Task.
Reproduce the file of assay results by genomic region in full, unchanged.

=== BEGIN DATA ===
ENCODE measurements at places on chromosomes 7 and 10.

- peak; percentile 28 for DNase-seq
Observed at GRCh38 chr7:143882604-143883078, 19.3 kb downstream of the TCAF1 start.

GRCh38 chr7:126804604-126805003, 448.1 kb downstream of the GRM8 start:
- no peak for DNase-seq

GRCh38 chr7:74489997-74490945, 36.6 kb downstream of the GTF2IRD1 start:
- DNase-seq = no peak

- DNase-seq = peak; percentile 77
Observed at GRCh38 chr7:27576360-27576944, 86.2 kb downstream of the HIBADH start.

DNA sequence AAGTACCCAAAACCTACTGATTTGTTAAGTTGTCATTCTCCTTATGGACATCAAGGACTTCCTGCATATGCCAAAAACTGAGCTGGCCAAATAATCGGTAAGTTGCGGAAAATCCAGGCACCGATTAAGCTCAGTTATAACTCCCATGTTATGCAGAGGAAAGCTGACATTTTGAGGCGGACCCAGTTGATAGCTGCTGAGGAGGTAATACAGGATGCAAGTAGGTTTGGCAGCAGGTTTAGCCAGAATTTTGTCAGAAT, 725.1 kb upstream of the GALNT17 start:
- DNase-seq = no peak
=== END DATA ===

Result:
ENCODE measurements at places on chromosomes 7 and 10.

- peak; percentile 28 for DNase-seq
Observed at GRCh38 chr7:143882604-143883078, 19.3 kb downstream of the TCAF1 start.

GRCh38 chr7:126804604-126805003, 448.1 kb downstream of the GRM8 start:
- no peak for DNase-seq

GRCh38 chr7:74489997-74490945, 36.6 kb downstream of the GTF2IRD1 start:
- DNase-seq = no peak

- DNase-seq = peak; percentile 77
Observed at GRCh38 chr7:27576360-27576944, 86.2 kb downstream of the HIBADH start.

DNA sequence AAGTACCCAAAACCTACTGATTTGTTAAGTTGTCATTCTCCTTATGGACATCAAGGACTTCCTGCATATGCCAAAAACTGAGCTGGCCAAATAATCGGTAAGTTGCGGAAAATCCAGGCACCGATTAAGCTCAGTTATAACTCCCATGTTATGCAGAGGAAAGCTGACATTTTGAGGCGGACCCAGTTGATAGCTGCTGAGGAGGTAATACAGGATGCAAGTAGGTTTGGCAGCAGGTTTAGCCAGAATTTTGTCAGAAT, 725.1 kb upstream of the GALNT17 start:
- DNase-seq = no peak